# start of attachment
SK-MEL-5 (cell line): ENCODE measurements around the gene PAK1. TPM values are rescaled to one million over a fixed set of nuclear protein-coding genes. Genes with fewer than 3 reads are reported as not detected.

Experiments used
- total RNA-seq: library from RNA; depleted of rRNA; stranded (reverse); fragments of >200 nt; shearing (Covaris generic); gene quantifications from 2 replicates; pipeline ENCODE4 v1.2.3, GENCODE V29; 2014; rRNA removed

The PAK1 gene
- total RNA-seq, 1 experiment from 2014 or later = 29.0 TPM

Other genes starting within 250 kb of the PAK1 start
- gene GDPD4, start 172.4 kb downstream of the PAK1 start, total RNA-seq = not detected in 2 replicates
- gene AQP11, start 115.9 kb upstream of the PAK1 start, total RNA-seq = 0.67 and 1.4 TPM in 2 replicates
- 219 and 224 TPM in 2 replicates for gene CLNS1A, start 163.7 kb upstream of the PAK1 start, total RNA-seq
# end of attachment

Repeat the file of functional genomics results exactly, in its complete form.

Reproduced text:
SK-MEL-5 (cell line): ENCODE measurements around the gene PAK1. TPM values are rescaled to one million over a fixed set of nuclear protein-coding genes. Genes with fewer than 3 reads are reported as not detected.

Experiments used
- total RNA-seq: library from RNA; depleted of rRNA; stranded (reverse); fragments of >200 nt; shearing (Covaris generic); gene quantifications from 2 replicates; pipeline ENCODE4 v1.2.3, GENCODE V29; 2014; rRNA removed

The PAK1 gene
- total RNA-seq, 1 experiment from 2014 or later = 29.0 TPM

Other genes starting within 250 kb of the PAK1 start
- gene GDPD4, start 172.4 kb downstream of the PAK1 start, total RNA-seq = not detected in 2 replicates
- gene AQP11, start 115.9 kb upstream of the PAK1 start, total RNA-seq = 0.67 and 1.4 TPM in 2 replicates
- 219 and 224 TPM in 2 replicates for gene CLNS1A, start 163.7 kb upstream of the PAK1 start, total RNA-seq